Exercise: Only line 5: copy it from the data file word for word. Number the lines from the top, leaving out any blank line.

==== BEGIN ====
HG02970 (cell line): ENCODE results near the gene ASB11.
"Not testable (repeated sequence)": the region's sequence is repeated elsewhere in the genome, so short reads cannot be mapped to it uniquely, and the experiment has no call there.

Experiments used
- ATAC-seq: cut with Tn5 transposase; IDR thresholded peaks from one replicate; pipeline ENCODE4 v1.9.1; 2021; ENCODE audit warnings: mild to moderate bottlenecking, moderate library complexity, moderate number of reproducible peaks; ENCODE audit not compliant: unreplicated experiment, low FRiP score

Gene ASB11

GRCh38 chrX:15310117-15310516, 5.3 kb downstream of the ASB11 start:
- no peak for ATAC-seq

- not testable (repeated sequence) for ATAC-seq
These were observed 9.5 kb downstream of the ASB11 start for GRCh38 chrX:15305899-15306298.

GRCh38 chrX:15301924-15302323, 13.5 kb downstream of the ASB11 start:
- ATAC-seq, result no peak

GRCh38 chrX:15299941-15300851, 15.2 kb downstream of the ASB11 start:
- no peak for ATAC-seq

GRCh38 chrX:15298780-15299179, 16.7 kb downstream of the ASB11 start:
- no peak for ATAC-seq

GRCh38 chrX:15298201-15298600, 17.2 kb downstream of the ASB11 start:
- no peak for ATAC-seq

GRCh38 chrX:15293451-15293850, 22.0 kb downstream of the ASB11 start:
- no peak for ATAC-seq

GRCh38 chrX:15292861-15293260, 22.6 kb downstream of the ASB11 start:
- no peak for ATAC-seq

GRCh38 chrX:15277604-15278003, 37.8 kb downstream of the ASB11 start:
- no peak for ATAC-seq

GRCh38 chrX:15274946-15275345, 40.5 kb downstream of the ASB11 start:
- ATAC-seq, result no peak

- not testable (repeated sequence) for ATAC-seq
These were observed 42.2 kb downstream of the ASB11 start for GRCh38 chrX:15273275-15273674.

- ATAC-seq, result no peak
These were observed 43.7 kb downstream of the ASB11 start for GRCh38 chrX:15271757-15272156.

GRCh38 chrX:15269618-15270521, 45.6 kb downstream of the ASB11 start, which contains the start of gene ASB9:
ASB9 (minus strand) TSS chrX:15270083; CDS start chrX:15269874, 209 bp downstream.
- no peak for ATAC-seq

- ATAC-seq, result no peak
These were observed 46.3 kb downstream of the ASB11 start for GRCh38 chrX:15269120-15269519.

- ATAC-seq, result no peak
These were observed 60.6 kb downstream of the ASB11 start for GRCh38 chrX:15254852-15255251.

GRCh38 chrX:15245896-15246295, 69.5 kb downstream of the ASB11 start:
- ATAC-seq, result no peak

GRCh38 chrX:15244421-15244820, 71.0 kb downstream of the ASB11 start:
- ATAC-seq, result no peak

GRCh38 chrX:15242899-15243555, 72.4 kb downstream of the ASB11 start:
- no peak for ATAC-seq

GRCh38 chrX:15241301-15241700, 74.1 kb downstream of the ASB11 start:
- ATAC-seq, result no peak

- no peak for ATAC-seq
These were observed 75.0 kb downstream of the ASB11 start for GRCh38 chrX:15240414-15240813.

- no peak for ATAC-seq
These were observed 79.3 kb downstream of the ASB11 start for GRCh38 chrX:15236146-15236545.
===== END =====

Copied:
Gene ASB11